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There was a strong connection with French art as many of the Macchiaioli were influenced by the French artists such as Courbet and Corot who belonged to the Barbizon School as well as other nineteenth century plein air painters whose works the Macchiaioli artists were able to see when they visited the French capital.  En plein air painting was at that time a ground breaking method of painting but its proponents believed that it allowed for a new vibrancy and naturalness in the reproduction of light which would have been lost if the painting had been carried out in a studio.   Some of the members of the Macchiaioli, like Federico, had fought alongside Garibaldi in his effort to attain Italian unification.  Many of the works of the Macchiaioli featured grand battles scenes of the Risorgimento as well as landscapes and genre paintings featuring both the bourgeoisie and peasants.

Palazzo Pretorio in Florence by Federico Zandomeneghi (1865)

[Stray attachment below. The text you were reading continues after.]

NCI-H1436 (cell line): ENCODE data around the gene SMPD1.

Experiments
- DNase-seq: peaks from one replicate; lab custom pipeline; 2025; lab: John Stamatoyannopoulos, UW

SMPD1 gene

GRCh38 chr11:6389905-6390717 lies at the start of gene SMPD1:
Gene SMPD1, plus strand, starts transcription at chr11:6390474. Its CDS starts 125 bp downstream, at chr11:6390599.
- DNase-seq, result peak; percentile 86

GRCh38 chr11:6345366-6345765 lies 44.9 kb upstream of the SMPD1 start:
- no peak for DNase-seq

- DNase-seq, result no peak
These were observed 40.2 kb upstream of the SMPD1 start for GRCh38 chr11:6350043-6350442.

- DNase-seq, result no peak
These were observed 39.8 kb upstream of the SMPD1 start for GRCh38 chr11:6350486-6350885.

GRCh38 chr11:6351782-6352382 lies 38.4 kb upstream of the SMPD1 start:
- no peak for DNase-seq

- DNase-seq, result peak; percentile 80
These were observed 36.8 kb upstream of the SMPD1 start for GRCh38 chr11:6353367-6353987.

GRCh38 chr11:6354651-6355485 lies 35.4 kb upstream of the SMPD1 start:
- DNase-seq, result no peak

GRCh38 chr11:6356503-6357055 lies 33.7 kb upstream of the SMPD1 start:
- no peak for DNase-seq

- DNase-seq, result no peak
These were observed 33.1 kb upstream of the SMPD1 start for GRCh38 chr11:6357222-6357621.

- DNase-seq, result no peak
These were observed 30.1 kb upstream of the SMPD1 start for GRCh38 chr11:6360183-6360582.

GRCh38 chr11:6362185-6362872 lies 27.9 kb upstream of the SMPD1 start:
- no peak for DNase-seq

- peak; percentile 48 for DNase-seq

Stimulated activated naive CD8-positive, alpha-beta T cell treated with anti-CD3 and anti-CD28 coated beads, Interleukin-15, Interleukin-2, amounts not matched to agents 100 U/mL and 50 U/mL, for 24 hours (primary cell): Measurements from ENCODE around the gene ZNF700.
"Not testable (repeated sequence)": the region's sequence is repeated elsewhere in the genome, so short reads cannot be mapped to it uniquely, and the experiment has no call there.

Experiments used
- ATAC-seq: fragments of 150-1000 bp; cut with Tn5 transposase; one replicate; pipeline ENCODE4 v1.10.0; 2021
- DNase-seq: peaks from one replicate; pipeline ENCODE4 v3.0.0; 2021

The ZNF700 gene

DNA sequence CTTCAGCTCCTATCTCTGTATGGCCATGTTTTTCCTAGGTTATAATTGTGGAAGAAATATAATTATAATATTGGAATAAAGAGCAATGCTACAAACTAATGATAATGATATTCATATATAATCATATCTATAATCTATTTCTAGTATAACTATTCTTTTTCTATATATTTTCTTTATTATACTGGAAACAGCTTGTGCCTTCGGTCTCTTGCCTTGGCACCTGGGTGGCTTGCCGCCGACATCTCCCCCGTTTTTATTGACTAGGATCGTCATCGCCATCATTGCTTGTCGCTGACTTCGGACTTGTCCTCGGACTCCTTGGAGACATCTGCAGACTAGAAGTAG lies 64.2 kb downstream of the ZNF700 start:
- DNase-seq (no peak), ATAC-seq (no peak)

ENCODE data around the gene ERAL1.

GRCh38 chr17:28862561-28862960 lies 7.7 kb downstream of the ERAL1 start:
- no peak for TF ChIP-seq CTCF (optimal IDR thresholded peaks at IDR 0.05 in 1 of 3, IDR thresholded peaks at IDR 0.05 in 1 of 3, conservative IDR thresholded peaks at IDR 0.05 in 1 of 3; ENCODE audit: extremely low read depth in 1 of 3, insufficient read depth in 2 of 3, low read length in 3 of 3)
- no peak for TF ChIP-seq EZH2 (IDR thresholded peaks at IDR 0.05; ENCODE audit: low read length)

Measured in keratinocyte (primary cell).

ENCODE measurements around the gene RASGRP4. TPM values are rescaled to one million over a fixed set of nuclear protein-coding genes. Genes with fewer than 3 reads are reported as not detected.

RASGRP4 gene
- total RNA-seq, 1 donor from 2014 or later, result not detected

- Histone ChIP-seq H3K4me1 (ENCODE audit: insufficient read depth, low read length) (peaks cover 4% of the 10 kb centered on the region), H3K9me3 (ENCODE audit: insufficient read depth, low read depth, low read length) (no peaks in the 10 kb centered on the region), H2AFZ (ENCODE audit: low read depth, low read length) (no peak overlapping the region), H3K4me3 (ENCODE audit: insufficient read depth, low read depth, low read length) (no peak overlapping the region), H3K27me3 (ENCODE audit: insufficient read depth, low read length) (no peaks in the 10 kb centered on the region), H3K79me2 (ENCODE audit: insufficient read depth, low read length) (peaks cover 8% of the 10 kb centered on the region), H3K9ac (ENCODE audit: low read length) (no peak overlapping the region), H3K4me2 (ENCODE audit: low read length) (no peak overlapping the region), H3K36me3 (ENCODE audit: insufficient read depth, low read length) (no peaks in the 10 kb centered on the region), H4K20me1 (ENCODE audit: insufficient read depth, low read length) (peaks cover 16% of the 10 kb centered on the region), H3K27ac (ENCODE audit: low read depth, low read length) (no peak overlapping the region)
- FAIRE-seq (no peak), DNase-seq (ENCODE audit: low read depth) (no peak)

Palazzo Pretorio in Florence by Federico Zandomeneghi (1865)

Another painting completed by Zandomeneghi whilst he was living in Florence is one of my favourites.  It is entitled Palazzo Pretorio and was completed in 1865.  It can now be found in the Museo d’Arte Moderna, Ca’ Pesaro, Venice.   The work of art was exhibited that year in the rooms of the Società Veneta Promotrice (Venetian Promoter of Fine Arts) which was based in Palazzo Mocenigo at San Benedetto.   The depiction of light and shade we see in the painting was strongly influenced by the Macchiaioli artists of Florence.

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Diego Martelli by Federico Zandomeneghi (1879)
Diego Martelli by Federico Zandomeneghi (1879)